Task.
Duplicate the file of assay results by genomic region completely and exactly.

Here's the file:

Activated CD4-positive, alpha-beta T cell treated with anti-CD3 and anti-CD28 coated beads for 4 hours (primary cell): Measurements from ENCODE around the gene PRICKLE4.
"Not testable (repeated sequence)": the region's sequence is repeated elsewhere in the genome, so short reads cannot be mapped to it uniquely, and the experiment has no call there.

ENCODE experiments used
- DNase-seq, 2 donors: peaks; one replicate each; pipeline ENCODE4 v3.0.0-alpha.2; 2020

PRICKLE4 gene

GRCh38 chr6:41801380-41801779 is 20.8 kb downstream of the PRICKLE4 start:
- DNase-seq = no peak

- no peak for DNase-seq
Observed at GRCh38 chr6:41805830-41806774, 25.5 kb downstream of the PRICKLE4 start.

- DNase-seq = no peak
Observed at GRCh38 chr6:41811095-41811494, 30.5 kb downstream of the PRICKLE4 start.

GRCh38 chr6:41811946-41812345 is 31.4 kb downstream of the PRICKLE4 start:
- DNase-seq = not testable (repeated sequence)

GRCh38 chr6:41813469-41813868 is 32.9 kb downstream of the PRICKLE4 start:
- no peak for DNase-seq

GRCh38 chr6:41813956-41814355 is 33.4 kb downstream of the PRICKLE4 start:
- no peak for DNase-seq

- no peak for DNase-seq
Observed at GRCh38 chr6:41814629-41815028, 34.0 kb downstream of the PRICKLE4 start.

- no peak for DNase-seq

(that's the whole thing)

Activated CD4-positive, alpha-beta T cell treated with anti-CD3 and anti-CD28 coated beads for 4 hours (primary cell): Measurements from ENCODE around the gene PRICKLE4.
"Not testable (repeated sequence)": the region's sequence is repeated elsewhere in the genome, so short reads cannot be mapped to it uniquely, and the experiment has no call there.

ENCODE experiments used
- DNase-seq, 2 donors: peaks; one replicate each; pipeline ENCODE4 v3.0.0-alpha.2; 2020

PRICKLE4 gene

GRCh38 chr6:41801380-41801779 is 20.8 kb downstream of the PRICKLE4 start:
- DNase-seq = no peak

- no peak for DNase-seq
Observed at GRCh38 chr6:41805830-41806774, 25.5 kb downstream of the PRICKLE4 start.

- DNase-seq = no peak
Observed at GRCh38 chr6:41811095-41811494, 30.5 kb downstream of the PRICKLE4 start.

GRCh38 chr6:41811946-41812345 is 31.4 kb downstream of the PRICKLE4 start:
- DNase-seq = not testable (repeated sequence)

GRCh38 chr6:41813469-41813868 is 32.9 kb downstream of the PRICKLE4 start:
- no peak for DNase-seq

GRCh38 chr6:41813956-41814355 is 33.4 kb downstream of the PRICKLE4 start:
- no peak for DNase-seq

- no peak for DNase-seq
Observed at GRCh38 chr6:41814629-41815028, 34.0 kb downstream of the PRICKLE4 start.

- no peak for DNase-seq